By Jerry Cornfield Herald Writer
OLYMPIA — Leaders of local governments frustrated by the growing amount of time and tax dollars spent satisfying those with a voracious demand for public records shouldn’t count on help from the state anytime soon.
A House member who sought changes in the public records law to fend off what are perceived as exorbitant requests from those with questionable motives now says the state must gather more information on the magnitude of the problem.
“I think what we ought to do is take a step back and get some data,” said Rep. Dean Takko, D-Longview, who drafted a bill earlier this year to make it easier for local governments to get a court order against filling some requests.
Takko said he knows there are small cities, counties and special districts expending vast portions of their small budgets on requests that they feel are intended to harass employees rather than uncover wrongdoing.
“How big a problem is it? It’s pretty anecdotal,” he said. “You need to get some statistics.”
Takko made his comments Friday after hearing representatives of the Ruckelshaus Center suggest there may be other means beyond the courts to curb the appetite of requesters causing officials’ headaches.
Agencies can move to put more public documents online and do a better job of managing records so it won’t take as long to compile them, said Chris Page, program director for the center, which is a joint venture of the University of Washington and Washington State University.
And by creating “a culture of cooperation,” local officials and requesters may be able to sit down together and collaboratively settle any disputes.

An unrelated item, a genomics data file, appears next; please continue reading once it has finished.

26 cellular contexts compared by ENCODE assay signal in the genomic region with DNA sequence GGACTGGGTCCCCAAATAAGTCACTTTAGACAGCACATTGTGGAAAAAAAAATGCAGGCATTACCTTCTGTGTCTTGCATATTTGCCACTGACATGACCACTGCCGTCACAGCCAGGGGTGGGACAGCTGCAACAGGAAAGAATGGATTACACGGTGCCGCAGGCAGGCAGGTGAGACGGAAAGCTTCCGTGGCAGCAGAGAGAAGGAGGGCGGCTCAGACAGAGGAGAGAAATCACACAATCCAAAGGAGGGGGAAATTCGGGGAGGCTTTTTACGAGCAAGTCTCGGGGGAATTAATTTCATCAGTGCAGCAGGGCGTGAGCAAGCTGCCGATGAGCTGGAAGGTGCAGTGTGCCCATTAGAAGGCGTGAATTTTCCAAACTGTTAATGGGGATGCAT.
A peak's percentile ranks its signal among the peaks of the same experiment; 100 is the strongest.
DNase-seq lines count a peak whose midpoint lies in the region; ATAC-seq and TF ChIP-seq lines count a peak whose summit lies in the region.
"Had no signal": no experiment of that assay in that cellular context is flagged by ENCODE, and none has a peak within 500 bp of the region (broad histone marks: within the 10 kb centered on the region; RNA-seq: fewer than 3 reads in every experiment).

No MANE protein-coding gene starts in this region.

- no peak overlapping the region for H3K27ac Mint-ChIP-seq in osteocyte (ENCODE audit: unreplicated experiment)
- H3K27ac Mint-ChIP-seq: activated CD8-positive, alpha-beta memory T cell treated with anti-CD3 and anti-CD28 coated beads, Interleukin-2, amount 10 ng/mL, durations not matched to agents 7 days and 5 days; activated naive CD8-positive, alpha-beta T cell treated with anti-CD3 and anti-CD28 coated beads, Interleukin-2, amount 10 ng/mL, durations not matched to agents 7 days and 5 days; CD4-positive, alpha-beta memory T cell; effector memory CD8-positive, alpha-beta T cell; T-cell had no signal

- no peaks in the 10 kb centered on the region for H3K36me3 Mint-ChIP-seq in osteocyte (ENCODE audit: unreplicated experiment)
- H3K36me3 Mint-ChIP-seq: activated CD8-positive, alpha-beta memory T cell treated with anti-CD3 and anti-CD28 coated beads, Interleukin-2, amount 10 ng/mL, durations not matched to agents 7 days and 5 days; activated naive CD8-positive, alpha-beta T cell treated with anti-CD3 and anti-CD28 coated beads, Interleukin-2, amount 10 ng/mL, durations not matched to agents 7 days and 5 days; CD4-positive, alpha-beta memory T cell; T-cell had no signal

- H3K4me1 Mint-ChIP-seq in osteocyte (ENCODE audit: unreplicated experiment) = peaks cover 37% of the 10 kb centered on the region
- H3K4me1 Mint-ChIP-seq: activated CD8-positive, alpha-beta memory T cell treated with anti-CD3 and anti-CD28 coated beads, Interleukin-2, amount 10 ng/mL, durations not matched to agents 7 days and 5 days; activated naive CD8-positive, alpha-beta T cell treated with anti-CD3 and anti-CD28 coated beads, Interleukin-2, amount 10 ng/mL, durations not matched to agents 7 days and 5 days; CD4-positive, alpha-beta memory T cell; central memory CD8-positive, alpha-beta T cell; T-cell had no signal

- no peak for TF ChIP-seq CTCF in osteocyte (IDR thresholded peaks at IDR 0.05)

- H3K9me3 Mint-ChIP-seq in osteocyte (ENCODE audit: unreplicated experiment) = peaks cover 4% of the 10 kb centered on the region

“There’s no magic bullet,” Page said. “The issues are complex and important to people.”
An alliance of government forces has spent the past few years battling for changes in the public records law. When Takko introduced his House Bill 1128 earlier this year, representatives of cities, counties, school districts and prosecuting attorneys testified about the challenges they faced.
Several cited the situation of Gold Bar, where the cost of records requests and lawsuits related to them had run up such a tab that city leaders at one point considered filing bankruptcy and disbanding the town.
After setting aside Takko’s bill, the Legislature put up $25,000 for the Ruckelshaus Center to assess the situation and provide guidance. The center seeks to be a neutral portal for information and resources for resolving conflicts.
Center staff conducted in-depth interviews with 35 people including Ramsey Ramerman, an attorney with the city of Everett, and Gold Bar Mayor Joe Beavers.
On Friday, Page outlined the preliminary findings to the House Local Government committee and the House Government Operations and Elections committee. The final report is due Dec. 15.
Rep. Sam Hunt, D-Olympia, chairman of the House Government Operations and Elections Committee, said a solution is needed but finding one may be too much to expect in the upcoming 60-day legislative session.
“I think we need to figure it out. Local governments keep coming in and saying it’s a huge problem,” he said. “I don’t think it comes up. I think the process of getting a resolution is going to be going on outside of here.”
Nancy Truitt Pierce of the Monroe School District Board of Directors said she hoped the Legislature does try to address it, because those so-called problem requests continue to come in.
“We still need some way to make sure no one is going to abuse the privilege” of the public records law, she said. “It’s not fair to our taxpayers to have to pay for someone who is abusing the privilege.”
Jerry Cornfield: 360-352-8623; email@example.com